Welcome to Sysnative mjthomp95 :)
I learned most of what I know from the internet. Every time I came across a term or concept about computers I didn't understand, I searched for that term online. More often than not, I couldn't understand what I was reading, so I would do some background reading on the subject. That would bring up more terms I didn't understand, so I would do yet more background reading. I could easily while away a whole day in an ever expanding web of stuff I didn't know. However, by the end, I had usually knew a great deal more on that topic than at the start. I then came onto the forums and helped out where I could. Whenever I saw a question I didn't understand, or an answer given by someone more knowledgeable I would either directly learn from that answer, or if I didn't understand it, do more background reading.
Then I started programming. Little bits of high level programming don't help much more than giving you the ability to write programs. I eventually moved to the lower level stuff and used that to enhance my understanding of *how* computers work.
I also did a lot of self-experimentation. Find something I couldn't understand, but before I looked online I would devise a test to determine the answer for myself. Through repeated experimentation, the development of theories, and the refinement of those theories I could learn a lot. My choice of field when I finally specialised from providing generic help was in Windows Update - a largely unexplored field which I had to uncover mostly through my own analysis and experiments.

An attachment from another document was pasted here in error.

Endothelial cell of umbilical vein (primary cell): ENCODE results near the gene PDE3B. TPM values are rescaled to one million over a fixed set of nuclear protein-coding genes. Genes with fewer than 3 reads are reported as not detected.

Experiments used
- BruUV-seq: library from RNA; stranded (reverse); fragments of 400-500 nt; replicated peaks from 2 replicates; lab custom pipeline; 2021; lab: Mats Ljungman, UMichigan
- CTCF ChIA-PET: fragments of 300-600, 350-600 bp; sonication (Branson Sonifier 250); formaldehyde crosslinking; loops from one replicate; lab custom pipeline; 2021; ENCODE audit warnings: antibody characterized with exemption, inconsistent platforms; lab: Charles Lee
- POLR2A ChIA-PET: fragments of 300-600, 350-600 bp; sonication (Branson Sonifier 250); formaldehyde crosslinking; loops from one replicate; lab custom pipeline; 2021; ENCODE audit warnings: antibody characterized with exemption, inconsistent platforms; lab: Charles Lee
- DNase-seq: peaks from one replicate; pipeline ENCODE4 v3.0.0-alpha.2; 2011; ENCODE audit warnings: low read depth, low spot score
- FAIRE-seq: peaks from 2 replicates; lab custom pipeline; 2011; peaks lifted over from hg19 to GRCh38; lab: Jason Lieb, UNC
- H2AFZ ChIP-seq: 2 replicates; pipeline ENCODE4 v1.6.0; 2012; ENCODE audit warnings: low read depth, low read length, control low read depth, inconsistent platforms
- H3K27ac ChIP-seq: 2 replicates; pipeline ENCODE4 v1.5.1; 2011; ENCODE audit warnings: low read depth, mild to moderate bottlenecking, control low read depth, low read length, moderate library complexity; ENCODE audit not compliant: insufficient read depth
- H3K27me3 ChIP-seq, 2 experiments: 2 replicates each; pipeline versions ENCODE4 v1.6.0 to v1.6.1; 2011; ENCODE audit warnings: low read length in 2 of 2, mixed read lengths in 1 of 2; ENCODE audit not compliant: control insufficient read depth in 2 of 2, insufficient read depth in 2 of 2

I now share my findings with others, and teach others the field of Windows Update. I'm also working on lots of automated tools to make various fixes which were manual and took many hours into automated processes done either quickly, or in places completely automatically and within any human intervention.
Keep plugging away at the learning - and above all, don't stick to just what's on your course - if there's something you see and don't understand - INVESTIGATE! You'll go places if you do more than everyone else, and that means having such an inquisitive nature that you don't accept anything as just something you don't know. Read about it! Even just a basic understanding will help you understand other things, make connections you wouldn't otherwise understand. Also realise that having breadth is as important as depth. Try to know at least a little bit on how hardware, how networking, how programming, how servers, how Linux, all work. You cannot ever gain full depth in one area without understanding at least a little bit of everything. Then start going in to depth on everything, one at a time (or lots at a time depending on how you learn).